Huawei Eyes Euro 3G
China’s largest network equipment vendor has been talking up its chances of European 3G success following earlier CDMA 450 contracts in the region. To date, the company has scored wins with Portugal’s Inquam Ltd., BelCel in Belarus, and JSC Uzbektelecom in Uzbekistan, despite setting up a regional base as recently as 2001 (see CDMA 450 Seeps Into Europe).
Such success is the catalyst for bullish company ambitions in Europe’s W-CDMA market -- an industry dominated by the likes of LM Ericsson (Nasdaq: ERICY), Nokia Corp. (NYSE: NOK), Nortel Networks Corp. (NYSE/Toronto: NT), and Siemens AG (NYSE: SI; Frankfurt: SIE).
The W-CDMA air interface is part of the Universal Mobile Telecommunications Standard (UMTS), adopted as the European 3G standard. Used with GSM core networks, W-CDMA-compliant handsets and base stations can potentially increase wireless data transfer rates to a maximum of 2 Mbit/s.
“I am convinced we will have major inroads into Europe’s mobile carriers,” company spokesman Soeren Puerschel tells Unstrung. “The first round of W-CDMA deployments has passed, but we are in discussions with major carriers for future rounds. This year is still a little early for W-CDMA, but next year is a very good chance.”
Puerschel argues that Huawei’s late entrance could actually work in its favor. “The early difficulties in Europe with 3G have meant carriers are looking for alternatives. Operators don’t want to have the same as their competitors. How can they then differentiate their services if they all buy from the same vendor? Obviously, we are behind everyone else because of the existing GSM base, but on a technology level we are on a par.”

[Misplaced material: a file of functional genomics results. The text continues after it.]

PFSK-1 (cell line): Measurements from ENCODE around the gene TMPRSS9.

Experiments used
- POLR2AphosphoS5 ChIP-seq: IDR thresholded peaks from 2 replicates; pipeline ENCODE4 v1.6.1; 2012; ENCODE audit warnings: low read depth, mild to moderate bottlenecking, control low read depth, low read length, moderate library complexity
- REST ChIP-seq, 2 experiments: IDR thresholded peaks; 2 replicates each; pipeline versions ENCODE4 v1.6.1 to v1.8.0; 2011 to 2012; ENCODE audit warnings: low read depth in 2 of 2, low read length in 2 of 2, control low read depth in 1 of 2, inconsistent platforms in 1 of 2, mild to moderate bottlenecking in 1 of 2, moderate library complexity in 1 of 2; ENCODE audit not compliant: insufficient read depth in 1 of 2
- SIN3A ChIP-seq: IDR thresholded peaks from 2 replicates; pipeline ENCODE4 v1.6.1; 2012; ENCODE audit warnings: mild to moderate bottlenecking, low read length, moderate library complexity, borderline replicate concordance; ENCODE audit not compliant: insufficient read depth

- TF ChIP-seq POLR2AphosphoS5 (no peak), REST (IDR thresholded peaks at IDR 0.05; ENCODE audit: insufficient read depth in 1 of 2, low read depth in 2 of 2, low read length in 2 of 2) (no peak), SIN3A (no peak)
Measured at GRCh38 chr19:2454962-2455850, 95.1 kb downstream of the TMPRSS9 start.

Analysts cite Huawei’s recent CDMA 450 deal with Inquam as a potential turning point for the vendor’s European prospects. “To have a contract in Western Europe when you have only been in the market a couple of years is no mean achievement,” notes Gartner Inc.'s principal analyst Jason Chapman. “Whilst right now it looks a bit ambitious to have a W-CDMA contract, I certainly wouldn’t write it off. They are the first Chinese vendor to be in Europe under their own steam.”
It seems clear that Huawei will not soon give up the fight. “We have a long-term commitment to the European market,” says Puerschel. “If operators don’t listen to us first time, then we will talk again. We can keep talking for one to two years, no problem. As long as our customers are open to discussions, we will be successful in the end. Time is on our side.”
— Justin Springham, Senior Editor, Europe, Unstrung